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October 05, 1984 - Image 36

Resource type:
Text
Publication:
The Detroit Jewish News, 1984-10-05

Disclaimer: Computer generated plain text may have errors. Read more about this.

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"-`;'W1,r, I !F

36 Friday, October 5, 1984

7 1

(1

1

P 4

THE DETROIT JEWISH NEWS


MAGIC
For All Occasions

MENTALISM

NEWS

Adult Entertainment
E.S.P. Predictions
Mental Telepathy

Specializing In
Children's Parties
HARVEY 544-4196 *DR. HARVEY ALLAN 544-4196

Likud infighting

Dial Down
with a

Continued from Page 1

Factory to you Savings!

• We have made down comforters
and pillows for your parents
and grandparents for 65 years.
Let us make them for you.

TRAURIG'S

Since 1919

QUILT & PILLOW SHOP

Mon.-Fri. 9:30 to 5, Sat. 10-4:00
22050 Woodward
Ferndale

THE ROSENS

Wish You All Happy and Healthy
Holidays
0
P
T
I
C
I
A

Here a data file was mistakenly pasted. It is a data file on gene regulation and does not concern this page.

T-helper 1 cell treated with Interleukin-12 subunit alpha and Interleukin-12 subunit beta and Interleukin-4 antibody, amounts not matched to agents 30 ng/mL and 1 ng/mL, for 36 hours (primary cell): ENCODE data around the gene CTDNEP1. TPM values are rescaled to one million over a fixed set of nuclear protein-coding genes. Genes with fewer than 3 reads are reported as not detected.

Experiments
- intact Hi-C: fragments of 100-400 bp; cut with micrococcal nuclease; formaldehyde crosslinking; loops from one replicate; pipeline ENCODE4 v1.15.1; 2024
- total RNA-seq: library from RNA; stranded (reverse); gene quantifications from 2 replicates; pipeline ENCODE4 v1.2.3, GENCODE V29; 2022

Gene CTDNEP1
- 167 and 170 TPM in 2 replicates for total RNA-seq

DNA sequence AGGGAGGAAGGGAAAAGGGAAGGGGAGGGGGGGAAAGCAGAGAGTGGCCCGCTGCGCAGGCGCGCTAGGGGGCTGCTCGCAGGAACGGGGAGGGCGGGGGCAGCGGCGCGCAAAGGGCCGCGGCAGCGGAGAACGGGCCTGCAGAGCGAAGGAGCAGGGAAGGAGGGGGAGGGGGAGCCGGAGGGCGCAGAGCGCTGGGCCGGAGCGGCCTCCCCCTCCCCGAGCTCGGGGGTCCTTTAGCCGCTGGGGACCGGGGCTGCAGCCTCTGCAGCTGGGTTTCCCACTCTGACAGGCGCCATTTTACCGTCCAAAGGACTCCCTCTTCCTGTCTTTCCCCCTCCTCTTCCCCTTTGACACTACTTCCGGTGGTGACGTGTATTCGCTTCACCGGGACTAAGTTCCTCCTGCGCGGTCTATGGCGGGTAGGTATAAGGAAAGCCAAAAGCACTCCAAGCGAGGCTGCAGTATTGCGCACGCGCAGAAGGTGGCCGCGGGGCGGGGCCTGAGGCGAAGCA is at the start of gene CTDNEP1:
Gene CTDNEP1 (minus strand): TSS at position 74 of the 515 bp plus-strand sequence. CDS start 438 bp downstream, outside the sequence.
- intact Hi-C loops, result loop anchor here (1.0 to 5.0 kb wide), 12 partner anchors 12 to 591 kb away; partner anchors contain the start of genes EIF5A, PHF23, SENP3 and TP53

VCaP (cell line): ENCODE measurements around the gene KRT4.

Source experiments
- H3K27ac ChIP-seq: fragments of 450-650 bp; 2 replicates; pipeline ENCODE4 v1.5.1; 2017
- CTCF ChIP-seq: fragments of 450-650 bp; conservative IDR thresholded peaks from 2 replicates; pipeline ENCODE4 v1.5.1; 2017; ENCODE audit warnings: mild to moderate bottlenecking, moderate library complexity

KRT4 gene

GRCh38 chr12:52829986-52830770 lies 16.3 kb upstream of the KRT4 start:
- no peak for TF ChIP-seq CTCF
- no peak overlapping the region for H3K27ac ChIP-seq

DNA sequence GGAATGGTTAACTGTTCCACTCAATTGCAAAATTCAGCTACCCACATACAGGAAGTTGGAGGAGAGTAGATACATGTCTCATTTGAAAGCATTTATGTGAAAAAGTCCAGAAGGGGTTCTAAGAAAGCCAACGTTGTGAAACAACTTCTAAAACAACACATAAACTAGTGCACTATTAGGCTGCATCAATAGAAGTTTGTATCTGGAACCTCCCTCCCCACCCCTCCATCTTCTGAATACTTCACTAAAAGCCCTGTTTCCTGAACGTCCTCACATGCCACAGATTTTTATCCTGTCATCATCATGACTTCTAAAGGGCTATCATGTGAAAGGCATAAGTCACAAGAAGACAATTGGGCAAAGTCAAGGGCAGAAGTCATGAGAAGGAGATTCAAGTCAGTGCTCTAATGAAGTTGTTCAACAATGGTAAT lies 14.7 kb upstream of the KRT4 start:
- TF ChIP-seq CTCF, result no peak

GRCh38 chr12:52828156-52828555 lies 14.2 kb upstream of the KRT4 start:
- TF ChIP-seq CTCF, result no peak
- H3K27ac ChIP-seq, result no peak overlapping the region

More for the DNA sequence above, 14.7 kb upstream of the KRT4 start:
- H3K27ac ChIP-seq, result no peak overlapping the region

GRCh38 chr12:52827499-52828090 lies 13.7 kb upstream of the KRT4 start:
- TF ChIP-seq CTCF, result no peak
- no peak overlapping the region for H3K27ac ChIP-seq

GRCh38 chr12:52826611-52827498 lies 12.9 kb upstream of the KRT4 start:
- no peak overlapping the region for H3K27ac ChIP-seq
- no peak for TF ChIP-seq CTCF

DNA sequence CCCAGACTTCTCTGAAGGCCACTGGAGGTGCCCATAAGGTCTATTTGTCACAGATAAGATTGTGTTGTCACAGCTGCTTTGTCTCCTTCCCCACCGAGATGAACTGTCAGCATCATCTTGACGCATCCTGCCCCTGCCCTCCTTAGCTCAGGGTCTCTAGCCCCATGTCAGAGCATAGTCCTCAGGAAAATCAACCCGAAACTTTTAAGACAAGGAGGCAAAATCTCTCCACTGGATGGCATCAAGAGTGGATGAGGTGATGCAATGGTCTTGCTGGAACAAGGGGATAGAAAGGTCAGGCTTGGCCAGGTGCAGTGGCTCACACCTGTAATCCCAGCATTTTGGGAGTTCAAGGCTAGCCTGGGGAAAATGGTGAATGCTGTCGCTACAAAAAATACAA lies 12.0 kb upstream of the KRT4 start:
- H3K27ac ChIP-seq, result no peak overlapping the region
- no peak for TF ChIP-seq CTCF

N
S

Formerly in Oak Park

BILL

MICHAEL

at the

OPTICAL SHOP

General Motors Bldg., Concourse 233

871-5744

Detroit, Mich. 48202

YIZKOR

IN MEMORY OF THE DEPARTED MEMBERS
OF THE
GREATER DETROIT SCRAP TRADE ASSOCIATION
ALL OF THE FOLLOWING ARE HONORED
BY ITS MEMBERS, FOR THEY WERE THE
GLORY OF OUR COMMUNITY. THEY
CHEERED US BY THEIR TOIL AND SERVICE.
THEIR MEMORY IS LIKE A BENEDICTION
UPON THE WORK OF OUR HANDS. THEY IN-
SPIRED US TO SERVE INCREASINGLY FOR
THE BENEFIT AND FELLOWSHIP OF ALL
MEN.

ZICHRONAM LIVRACHA

EDWARD ALPERT
NORMAN ALTUS
DAVID ANBENDER
HARRY ANBENDER
BEN BAYLES
LEO BORDEN
HYMAN CHABEN
ALBERT COHEN
JAY EDER
SID EDER
HARRY FATERNICK
MAX FATERNICK
ALEX FRIEDMAN

PHILIP FOREMAN
LOUIS FOON
MORRIS LANDAU